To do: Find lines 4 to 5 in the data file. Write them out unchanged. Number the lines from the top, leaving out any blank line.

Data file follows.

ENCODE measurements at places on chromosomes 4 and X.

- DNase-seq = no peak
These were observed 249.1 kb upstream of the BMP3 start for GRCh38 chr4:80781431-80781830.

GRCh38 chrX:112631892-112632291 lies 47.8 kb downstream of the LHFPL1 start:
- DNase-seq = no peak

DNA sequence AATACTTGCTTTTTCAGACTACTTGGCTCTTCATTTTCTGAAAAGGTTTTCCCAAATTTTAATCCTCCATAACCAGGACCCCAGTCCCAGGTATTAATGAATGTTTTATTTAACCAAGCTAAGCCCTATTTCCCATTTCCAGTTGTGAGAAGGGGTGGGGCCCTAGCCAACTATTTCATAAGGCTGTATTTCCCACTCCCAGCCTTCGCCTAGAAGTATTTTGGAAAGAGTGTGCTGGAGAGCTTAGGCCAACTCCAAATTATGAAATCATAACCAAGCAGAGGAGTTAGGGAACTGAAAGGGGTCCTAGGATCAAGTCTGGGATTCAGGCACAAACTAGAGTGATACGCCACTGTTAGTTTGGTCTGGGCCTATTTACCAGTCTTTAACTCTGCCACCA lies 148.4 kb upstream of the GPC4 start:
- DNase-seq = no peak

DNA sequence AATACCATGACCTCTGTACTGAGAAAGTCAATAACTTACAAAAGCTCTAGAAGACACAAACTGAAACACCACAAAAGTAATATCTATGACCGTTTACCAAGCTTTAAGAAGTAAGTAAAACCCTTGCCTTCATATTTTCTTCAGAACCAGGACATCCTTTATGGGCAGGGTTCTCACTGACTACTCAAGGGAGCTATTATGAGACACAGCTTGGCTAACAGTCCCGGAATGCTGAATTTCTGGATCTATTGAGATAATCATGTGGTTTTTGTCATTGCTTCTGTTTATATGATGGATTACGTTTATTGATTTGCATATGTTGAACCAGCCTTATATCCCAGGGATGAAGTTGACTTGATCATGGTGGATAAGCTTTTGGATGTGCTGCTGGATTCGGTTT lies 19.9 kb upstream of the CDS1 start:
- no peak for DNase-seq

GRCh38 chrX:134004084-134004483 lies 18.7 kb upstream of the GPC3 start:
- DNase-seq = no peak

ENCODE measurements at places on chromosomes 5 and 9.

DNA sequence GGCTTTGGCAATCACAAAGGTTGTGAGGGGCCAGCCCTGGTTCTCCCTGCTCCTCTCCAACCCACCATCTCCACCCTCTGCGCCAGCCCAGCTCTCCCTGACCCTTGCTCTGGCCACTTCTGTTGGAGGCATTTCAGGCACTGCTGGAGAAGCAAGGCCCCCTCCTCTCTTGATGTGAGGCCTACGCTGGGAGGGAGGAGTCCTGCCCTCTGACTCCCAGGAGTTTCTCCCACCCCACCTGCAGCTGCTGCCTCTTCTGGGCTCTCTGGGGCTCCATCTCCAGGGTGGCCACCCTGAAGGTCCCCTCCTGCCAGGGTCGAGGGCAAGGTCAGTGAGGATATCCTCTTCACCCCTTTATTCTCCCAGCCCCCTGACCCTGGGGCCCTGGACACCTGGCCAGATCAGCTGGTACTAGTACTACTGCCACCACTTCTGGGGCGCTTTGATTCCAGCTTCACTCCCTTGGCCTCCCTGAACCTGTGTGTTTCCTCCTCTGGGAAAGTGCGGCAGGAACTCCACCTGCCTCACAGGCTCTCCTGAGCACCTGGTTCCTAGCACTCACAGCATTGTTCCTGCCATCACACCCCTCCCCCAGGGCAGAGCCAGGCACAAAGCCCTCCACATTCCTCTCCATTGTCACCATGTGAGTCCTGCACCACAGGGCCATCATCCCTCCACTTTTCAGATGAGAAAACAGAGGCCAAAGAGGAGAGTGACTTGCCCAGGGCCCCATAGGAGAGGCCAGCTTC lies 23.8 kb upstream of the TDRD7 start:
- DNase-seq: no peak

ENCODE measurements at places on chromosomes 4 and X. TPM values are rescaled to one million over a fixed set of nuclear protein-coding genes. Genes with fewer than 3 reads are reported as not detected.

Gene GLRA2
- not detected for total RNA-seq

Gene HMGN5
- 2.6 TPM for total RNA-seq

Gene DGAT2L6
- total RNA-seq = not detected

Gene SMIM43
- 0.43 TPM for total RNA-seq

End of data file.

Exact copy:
GRCh38 chrX:112631892-112632291 lies 47.8 kb downstream of the LHFPL1 start:
- DNase-seq = no peak